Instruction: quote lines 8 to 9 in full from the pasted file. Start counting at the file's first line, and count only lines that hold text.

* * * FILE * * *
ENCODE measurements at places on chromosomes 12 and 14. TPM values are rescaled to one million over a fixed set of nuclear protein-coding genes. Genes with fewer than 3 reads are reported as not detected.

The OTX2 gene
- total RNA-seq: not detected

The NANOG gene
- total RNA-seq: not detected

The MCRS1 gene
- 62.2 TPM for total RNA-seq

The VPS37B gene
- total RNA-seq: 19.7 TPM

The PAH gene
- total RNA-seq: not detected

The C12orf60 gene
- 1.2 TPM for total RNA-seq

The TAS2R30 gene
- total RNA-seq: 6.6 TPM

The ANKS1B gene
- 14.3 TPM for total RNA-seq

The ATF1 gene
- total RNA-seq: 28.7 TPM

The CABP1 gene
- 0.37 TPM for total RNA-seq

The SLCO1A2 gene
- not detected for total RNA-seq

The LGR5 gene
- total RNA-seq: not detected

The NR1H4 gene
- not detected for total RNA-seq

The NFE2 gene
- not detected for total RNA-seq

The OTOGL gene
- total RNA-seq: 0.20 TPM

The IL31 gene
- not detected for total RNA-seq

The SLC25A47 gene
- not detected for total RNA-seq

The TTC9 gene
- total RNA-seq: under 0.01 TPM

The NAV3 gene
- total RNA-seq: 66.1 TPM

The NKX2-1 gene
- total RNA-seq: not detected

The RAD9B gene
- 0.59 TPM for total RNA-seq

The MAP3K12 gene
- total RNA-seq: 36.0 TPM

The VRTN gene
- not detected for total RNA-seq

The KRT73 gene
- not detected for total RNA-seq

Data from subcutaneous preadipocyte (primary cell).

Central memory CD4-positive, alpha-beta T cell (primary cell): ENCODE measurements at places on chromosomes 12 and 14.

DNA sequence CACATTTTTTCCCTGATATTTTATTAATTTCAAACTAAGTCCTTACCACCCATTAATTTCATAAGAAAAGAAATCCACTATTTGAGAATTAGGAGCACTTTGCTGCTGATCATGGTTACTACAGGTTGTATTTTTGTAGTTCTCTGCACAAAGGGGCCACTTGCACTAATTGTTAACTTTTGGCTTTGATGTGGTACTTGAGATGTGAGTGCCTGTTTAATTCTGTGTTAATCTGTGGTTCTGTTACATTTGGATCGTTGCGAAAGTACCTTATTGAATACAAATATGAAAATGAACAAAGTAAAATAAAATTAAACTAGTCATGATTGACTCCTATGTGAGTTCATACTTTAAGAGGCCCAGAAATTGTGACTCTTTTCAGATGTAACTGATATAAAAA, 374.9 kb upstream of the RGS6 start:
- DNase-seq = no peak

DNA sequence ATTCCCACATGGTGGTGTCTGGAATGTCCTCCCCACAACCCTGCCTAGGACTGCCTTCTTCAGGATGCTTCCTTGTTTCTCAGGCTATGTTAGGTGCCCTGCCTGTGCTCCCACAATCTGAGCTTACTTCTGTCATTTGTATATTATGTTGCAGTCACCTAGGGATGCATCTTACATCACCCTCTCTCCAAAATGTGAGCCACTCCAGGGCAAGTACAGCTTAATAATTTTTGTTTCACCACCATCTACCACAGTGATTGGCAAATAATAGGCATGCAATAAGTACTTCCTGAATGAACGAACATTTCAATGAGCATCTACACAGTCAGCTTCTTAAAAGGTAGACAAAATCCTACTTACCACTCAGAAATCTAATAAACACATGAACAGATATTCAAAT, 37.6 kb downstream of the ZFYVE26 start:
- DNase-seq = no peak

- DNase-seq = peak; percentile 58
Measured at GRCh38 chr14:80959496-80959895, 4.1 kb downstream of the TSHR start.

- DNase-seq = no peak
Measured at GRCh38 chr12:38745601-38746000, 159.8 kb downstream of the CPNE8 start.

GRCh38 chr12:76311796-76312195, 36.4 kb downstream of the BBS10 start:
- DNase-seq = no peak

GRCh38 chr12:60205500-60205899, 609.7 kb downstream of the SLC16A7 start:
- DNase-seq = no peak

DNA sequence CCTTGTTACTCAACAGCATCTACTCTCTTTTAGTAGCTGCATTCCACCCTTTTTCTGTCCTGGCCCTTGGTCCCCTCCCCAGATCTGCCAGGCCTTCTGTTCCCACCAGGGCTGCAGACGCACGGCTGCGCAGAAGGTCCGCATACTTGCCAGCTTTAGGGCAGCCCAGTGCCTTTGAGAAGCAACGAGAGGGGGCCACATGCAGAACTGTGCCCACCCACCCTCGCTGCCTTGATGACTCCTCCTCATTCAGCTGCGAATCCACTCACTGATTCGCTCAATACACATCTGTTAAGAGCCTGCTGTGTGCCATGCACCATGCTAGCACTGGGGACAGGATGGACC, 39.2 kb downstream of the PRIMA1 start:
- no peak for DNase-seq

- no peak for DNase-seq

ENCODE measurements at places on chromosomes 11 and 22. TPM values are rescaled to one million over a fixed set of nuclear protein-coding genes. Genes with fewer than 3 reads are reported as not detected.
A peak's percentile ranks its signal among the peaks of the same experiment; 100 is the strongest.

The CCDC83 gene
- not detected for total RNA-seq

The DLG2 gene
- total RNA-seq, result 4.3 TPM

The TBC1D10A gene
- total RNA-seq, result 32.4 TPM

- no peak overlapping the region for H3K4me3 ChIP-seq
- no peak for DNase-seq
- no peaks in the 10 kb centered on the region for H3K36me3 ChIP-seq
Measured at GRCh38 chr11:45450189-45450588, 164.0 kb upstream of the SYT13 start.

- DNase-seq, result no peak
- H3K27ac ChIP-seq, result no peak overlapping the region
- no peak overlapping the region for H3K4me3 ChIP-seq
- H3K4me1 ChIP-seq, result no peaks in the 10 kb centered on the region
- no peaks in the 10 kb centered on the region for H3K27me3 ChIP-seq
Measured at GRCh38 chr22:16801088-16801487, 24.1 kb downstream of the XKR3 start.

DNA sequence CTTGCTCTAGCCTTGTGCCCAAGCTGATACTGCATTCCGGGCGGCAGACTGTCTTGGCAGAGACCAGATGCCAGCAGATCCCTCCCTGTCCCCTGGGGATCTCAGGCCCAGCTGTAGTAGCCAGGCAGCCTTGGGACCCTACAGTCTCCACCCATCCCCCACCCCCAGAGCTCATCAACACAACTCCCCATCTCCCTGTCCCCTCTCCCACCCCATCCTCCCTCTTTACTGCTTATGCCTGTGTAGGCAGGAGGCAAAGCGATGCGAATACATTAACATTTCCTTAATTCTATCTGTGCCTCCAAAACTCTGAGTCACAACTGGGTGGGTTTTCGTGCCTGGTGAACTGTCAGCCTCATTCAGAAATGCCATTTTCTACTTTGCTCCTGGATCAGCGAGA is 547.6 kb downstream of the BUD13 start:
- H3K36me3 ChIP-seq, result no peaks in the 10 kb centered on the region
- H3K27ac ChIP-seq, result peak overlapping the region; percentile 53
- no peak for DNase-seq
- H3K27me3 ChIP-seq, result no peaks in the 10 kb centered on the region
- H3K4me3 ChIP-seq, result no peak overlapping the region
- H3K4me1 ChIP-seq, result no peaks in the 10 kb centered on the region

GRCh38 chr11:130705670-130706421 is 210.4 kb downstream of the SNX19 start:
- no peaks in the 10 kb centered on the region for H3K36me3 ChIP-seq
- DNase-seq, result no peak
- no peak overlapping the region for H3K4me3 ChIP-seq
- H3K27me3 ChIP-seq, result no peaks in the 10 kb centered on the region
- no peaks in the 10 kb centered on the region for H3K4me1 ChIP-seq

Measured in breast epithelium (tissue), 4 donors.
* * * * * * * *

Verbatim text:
The VPS37B gene
- total RNA-seq: 19.7 TPM